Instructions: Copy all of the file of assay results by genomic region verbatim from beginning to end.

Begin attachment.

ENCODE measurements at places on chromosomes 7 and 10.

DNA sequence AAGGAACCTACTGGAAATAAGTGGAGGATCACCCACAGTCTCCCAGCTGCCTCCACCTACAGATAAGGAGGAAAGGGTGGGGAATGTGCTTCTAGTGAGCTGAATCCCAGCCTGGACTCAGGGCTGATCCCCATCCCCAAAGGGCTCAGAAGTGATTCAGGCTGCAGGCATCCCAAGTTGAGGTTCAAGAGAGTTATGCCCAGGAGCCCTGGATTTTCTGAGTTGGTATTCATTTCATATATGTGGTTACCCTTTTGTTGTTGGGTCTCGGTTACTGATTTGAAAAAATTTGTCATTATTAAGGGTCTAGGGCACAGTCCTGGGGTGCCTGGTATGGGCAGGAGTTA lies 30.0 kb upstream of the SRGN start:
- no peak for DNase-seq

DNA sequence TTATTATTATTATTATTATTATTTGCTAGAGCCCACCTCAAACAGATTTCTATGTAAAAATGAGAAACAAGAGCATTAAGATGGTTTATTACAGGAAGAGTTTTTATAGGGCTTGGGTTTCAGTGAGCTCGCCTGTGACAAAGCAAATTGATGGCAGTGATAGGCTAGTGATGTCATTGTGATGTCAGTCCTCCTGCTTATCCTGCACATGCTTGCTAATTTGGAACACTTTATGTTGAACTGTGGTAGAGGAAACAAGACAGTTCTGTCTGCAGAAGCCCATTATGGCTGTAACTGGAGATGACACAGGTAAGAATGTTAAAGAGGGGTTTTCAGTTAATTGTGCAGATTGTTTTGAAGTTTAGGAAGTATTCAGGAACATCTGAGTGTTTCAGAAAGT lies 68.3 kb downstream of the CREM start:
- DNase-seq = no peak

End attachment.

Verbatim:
ENCODE measurements at places on chromosomes 7 and 10.

DNA sequence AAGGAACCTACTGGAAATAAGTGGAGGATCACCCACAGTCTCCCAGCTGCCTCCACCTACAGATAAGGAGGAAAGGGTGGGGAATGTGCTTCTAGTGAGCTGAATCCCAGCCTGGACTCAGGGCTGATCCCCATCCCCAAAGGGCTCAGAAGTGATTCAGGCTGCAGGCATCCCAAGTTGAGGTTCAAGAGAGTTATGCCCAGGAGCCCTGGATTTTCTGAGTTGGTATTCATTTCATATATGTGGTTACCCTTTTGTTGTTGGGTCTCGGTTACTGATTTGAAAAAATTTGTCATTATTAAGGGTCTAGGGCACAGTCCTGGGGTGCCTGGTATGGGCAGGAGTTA lies 30.0 kb upstream of the SRGN start:
- no peak for DNase-seq

DNA sequence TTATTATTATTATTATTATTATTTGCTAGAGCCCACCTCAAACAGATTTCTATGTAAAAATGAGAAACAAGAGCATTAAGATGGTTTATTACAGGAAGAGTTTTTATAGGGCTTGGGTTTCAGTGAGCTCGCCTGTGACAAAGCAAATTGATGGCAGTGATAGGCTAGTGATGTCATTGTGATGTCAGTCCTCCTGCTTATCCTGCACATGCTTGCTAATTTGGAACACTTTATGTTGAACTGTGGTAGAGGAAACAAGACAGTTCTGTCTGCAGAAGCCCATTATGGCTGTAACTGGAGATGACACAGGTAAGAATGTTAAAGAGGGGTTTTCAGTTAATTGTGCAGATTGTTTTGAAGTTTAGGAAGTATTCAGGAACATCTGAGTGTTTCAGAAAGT lies 68.3 kb downstream of the CREM start:
- DNase-seq = no peak